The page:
Synth Site: Casio: CZ101 Synthesizer: User reviews Add review
Average rating: 4.1 out of 5
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Kelly a hobbyist user from United States writes:
A very cheap synthesizer with power to burn. Although editing it a pain, you can get some pretty neat stuff (Including very, very, very cheap TB-303 sounds). To most people it will look as if it has little power... This is what I thought until I started to mess around with it. Once you dig deeper, it gets very nice. I'm not sure how to explain the bottom end of the sounds... they are big, but not. Most sounds will give you weird phased flickering noises at the bottom registers that are large sounding, but turn of and on. This makes it so that the bottom isnt nearly as large as it could be. It seems to fake at being large sounding - I get a fat sound out of my speakers, but very little out of the sub-woofer. I'm not saying that the bass isnt large... it is, only it doesnt come out the sub, which is odd. This thing is best used when run through effects proccessors (I find a mix of chorus, pole, delay, and overdrive/disortion works the best with it). Bottom line: Can make nice sounds and has a pseudo low end which makes it so that small speakers can sound big. Hey at this cost... what can you lose (Well $100, but that is beside the point)?

Oh... the wistle sounds DO make the sub work.

I like it.

- Kelly

Rating: 4 out of 5 posted Wednesday-Oct-25-2000 at 22:52
Arp a hobbyist user from England writes:
The CZ101 is a great little portable synth, toy-like in appearance but professional in execution. It has a four-octave keyboard with tiny keys, and uses Casio's 'Phase Distortion' synthesis, which, apart from some confusing terminology, seems to be a bit like FM, but easier to use. It doesn't have a proper filter, but of the waveforms you have to play with a couple have built-in resonance which can simulate a filter sweep. There's a little screen and some chunky switches, and editing involves selecting a parameter and hitting 'up' or 'down' to cycle through options (annoyingly, the pedantic eight-stage volume and filter envelopes have values from 0-99 which take ages to move through - bring on the alpha dial). The sound itself is surprisingly big - in monophonic mode it can do some effectively unearthly phasing strings, and the preset electric DX-style piano is excellent. It doesn't really have much bottom-end (bass just turns into fuzz), but it's great for lead-lines and bizarre noises. There's a ring modulator for atonal clangs, and a noise generator which you can only turn on and off. It has MIDI, too, and with a big of juggling with 'Tone Mix' you can make it four-part multitimbral. It's amazingly cheap, too, as lots were sold. Also look out for the CZ1000, a CZ101 with large keys, membrance switches, and a repositioned pitch-wheel.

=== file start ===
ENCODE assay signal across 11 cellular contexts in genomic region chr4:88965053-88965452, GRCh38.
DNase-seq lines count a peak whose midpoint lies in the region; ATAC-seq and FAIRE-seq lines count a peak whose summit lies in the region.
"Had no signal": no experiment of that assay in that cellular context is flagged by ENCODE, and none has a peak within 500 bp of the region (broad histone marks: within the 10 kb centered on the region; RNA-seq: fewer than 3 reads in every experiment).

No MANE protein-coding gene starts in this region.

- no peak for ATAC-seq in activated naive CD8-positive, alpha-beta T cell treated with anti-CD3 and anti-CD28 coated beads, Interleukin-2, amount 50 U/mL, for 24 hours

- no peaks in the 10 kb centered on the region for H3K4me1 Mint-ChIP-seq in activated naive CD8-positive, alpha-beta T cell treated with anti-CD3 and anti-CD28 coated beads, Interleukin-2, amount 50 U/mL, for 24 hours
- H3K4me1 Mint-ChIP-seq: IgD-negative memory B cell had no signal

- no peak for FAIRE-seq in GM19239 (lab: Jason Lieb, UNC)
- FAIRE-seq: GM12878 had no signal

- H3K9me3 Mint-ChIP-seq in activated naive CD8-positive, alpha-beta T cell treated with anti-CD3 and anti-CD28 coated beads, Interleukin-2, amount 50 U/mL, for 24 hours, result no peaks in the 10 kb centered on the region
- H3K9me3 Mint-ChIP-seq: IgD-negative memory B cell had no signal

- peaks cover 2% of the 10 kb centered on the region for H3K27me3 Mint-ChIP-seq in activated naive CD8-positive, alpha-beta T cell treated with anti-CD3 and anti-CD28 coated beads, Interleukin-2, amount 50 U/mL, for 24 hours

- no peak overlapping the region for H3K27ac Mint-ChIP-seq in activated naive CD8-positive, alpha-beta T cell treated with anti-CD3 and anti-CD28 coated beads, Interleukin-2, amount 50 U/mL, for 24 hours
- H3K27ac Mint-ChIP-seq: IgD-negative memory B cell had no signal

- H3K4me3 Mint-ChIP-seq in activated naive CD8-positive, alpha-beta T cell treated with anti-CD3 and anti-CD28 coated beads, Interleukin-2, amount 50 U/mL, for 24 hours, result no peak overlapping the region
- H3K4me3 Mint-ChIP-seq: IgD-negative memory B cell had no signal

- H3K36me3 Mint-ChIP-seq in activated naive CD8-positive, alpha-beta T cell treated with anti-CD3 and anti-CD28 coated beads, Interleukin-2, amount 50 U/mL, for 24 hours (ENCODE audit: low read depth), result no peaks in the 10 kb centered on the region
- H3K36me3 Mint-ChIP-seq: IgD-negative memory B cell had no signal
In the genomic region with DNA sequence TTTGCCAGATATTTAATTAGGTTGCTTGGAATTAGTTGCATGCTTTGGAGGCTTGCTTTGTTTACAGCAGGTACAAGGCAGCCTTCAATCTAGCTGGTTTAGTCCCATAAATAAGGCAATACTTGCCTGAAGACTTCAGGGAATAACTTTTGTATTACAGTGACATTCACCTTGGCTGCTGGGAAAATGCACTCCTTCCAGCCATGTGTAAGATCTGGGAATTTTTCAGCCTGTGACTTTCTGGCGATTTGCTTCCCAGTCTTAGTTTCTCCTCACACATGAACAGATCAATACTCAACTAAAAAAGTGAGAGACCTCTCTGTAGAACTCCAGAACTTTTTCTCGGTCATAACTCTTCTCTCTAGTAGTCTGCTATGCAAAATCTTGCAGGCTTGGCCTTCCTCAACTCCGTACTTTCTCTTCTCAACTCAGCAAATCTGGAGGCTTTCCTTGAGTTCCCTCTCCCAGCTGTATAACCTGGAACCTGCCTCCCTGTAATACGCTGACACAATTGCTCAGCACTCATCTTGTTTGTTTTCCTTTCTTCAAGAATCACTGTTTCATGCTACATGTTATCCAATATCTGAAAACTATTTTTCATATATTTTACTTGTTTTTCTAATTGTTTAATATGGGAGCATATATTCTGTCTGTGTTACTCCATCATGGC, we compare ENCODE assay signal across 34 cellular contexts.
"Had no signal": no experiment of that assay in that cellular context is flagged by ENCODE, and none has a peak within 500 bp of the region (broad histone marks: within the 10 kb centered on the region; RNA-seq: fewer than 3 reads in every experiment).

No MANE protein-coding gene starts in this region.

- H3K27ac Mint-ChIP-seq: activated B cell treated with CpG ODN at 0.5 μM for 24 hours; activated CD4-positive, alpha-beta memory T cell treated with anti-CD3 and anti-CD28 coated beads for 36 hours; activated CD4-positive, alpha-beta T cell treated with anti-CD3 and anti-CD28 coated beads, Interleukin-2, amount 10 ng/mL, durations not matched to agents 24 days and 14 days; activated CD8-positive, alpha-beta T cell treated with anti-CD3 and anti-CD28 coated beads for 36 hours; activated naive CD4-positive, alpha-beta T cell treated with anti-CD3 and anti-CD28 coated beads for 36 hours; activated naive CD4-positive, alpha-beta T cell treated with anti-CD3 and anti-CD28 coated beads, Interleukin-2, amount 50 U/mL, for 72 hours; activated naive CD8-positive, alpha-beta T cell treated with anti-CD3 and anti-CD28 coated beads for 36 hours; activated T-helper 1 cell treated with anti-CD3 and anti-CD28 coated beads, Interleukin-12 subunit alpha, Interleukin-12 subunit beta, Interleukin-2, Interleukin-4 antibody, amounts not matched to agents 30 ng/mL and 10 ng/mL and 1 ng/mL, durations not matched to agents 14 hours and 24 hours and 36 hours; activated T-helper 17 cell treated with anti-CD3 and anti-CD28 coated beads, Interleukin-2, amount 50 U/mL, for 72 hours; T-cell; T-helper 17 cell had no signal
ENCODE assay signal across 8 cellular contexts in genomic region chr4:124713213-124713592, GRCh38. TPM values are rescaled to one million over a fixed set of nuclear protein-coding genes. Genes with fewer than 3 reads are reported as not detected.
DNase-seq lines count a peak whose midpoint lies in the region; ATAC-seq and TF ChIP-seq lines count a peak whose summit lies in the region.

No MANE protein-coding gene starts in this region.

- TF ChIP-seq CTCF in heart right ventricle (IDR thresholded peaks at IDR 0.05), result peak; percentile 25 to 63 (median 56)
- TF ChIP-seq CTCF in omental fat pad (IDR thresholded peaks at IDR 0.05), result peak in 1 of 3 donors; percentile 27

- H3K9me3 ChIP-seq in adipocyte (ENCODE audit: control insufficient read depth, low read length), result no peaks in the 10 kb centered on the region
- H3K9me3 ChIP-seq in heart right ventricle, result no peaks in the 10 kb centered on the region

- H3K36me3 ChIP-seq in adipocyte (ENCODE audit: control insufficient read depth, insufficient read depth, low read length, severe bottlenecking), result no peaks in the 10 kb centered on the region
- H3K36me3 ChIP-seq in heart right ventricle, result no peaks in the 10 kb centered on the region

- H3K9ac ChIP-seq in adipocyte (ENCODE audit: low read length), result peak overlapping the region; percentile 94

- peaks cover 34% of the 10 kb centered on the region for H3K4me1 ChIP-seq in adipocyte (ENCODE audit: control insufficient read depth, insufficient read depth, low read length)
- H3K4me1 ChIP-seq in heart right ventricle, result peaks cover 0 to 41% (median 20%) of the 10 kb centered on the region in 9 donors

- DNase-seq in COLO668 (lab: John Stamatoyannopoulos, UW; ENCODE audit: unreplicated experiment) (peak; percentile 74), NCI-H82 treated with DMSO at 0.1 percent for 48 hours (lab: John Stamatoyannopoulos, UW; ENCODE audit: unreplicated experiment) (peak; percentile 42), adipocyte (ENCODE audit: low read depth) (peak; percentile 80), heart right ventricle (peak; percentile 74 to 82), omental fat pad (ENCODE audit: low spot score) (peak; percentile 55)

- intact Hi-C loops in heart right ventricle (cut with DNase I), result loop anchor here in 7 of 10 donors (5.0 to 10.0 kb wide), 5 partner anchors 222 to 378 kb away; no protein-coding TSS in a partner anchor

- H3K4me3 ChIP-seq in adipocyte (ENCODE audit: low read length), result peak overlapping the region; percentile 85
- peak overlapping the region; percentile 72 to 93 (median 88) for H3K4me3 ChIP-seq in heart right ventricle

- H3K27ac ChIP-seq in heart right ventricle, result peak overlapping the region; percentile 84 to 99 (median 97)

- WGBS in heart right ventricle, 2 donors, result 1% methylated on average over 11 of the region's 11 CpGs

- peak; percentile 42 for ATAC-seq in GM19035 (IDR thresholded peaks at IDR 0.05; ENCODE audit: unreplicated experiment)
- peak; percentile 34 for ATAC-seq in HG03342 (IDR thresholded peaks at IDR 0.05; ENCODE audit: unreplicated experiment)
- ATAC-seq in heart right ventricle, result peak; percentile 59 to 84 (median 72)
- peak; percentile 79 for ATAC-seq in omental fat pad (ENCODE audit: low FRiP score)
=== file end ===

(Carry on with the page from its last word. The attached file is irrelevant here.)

Rating: 4 out of 5 posted Tuesday-Sep-05-2000 at 06:13
Mark a part-time user from USA writes:
Great little beast! I dunno what you guys are smoking, but I got some HUGE, FAT, MONSTER BASS from this synth (which is the size of my shoe!).

This synth has Lords of Acid (LUST album) written all over it. I was at their site and saw an old pic from 1991 (studio shot for the song Hey Ho!) and sure enough, there was a CZ101. I cannot believe how powerful this synth is for its size and intended market.

It truly fits like a glove if you have vintage Roland gear. Sounds great next to my Alpha Juno 1.

Rating: 5 out of 5 posted Monday-Aug-28-2000 at 04:08
giovanni alexi a hobbyist user from usa writes:
I got one at a pawnshop for $50 with original ata sty hard case,casio adapter and brochure from back then.I repawned it and lost the pawn.I loved its two line LCD display versus yamaha dx100 one line display.Its 4 part multitimbral,but monophonic in this mode.great if you build your own sound.I preffer the CT360 for making my own digianalog sounds though.(such keyboard is not synthable,I tinker with the CT360 dsp/tone chips to creat a thousand sounds via many knobs and sliders i got a radio shack.).

Rating: 4 out of 5 posted Saturday-Aug-26-2000 at 15:52
Philip a part-time user from Dalas, TX USA writes:
I picked it up for $30 in a local pawnshop and feel it's a great value for what I paid. Ignore the presets and program your own sounds. This isn't a powerhouse synth, but I've gotten some nice timbres which remind me of 80's synthpop (esp. early DM or Yaz). There's more to this machine than what I've explored so far, so I feel like there's even more I can do with it. I've made some nice filter sweeps, pads, basses, strings, and comps that have a more digital edge, but are not necessarily ultra-thin like an original DX or TX synth. Sure, the display sucks and it would be nice to have more memory locations as well as 8 notes of usable polyphony, but for $30, I really can't complain. I've always kind of wanted one since I was a teen in the late 80's (CZ's were on several popular albums at the time) and it is a nice piece of 80's nostalgia. I don't understand why some owners here are embarrassed to be seen with it, unless they can't program their own sounds.

Rating: 3 out of 5 posted Friday-Jun-23-2000 at 09:45
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